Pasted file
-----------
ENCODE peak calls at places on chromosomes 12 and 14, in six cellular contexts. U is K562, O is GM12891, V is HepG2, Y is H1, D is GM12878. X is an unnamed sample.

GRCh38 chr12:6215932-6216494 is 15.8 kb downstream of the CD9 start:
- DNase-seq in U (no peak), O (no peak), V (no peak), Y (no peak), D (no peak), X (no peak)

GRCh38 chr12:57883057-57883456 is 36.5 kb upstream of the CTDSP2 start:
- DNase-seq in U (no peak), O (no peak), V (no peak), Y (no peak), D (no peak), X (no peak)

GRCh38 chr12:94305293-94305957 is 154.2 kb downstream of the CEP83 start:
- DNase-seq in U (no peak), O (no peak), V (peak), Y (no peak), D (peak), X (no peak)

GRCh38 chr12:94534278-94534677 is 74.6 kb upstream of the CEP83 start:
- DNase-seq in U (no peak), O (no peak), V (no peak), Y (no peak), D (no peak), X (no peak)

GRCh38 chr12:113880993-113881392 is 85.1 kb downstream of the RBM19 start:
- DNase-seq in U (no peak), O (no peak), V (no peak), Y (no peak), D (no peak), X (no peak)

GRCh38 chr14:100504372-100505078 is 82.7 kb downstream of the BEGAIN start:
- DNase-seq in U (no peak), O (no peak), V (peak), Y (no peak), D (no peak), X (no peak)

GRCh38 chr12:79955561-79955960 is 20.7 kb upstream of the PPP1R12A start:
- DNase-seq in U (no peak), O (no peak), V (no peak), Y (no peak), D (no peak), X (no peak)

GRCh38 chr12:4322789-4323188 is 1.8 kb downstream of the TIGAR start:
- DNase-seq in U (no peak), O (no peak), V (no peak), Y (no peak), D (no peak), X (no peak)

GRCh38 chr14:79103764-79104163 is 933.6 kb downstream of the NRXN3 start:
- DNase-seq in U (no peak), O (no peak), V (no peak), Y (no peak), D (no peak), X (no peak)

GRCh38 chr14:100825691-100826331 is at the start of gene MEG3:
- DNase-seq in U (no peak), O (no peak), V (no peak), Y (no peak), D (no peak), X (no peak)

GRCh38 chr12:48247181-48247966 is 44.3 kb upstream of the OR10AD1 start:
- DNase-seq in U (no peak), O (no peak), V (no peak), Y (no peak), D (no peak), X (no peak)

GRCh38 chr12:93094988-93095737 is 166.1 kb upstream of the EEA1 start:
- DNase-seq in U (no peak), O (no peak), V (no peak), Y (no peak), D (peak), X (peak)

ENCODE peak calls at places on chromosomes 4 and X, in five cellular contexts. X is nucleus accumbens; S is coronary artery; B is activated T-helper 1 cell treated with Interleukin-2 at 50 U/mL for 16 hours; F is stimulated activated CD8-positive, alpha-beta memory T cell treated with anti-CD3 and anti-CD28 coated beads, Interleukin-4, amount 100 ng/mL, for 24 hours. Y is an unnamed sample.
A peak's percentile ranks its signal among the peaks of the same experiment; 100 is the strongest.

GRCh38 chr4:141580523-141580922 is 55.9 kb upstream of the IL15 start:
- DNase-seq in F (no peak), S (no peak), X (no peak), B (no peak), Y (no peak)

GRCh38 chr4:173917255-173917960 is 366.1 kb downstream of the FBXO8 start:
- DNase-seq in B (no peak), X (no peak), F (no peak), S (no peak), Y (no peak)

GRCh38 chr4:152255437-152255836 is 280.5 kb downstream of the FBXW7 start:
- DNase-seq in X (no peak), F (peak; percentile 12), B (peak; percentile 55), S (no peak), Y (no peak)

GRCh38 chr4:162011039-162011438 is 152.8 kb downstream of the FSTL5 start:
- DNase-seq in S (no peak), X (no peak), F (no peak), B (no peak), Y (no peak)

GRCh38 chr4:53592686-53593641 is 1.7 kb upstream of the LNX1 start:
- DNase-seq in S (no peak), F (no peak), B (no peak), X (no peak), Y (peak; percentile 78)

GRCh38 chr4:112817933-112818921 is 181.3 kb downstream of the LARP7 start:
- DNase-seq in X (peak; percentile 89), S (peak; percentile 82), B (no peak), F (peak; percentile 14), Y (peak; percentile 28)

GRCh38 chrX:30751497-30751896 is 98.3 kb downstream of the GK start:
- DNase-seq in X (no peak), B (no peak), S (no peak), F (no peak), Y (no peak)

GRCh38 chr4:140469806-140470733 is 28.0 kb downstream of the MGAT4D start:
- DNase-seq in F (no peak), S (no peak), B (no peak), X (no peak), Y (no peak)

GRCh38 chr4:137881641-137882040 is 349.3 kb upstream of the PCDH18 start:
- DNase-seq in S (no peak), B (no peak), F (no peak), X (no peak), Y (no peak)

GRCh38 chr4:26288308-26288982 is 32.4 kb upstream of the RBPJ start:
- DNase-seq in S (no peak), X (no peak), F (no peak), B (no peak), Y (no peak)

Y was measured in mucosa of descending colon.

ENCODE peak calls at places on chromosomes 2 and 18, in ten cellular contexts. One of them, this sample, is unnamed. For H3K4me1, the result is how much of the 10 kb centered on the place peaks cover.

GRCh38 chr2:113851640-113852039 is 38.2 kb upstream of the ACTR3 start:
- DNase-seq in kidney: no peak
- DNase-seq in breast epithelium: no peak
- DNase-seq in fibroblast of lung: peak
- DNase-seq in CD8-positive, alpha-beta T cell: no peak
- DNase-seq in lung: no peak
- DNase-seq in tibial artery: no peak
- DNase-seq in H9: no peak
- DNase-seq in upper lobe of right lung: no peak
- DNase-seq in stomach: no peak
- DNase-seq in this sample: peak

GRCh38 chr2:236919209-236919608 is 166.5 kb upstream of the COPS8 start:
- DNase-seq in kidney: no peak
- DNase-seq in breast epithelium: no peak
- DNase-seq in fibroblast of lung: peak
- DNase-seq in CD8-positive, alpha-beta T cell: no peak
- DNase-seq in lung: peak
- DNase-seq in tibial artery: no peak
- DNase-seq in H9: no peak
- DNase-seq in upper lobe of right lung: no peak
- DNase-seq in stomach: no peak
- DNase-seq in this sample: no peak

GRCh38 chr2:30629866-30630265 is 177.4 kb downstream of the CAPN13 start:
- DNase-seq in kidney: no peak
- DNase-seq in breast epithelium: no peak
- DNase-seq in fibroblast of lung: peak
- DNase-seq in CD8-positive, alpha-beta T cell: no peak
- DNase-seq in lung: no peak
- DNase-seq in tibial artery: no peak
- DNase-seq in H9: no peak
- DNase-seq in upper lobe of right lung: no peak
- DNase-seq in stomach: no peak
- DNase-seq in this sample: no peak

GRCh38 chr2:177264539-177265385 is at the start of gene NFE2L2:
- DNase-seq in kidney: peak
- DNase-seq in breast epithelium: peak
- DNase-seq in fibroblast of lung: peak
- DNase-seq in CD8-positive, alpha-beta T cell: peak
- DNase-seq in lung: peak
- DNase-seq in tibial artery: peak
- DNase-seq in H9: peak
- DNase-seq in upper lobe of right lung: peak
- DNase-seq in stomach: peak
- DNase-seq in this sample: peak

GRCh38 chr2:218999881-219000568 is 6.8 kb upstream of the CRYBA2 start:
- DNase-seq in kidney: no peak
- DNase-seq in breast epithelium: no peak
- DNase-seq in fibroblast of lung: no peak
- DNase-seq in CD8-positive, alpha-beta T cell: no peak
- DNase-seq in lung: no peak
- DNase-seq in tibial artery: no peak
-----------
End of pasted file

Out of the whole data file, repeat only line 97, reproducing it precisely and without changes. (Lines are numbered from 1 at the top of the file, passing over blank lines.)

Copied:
- DNase-seq in fibroblast of lung: no peak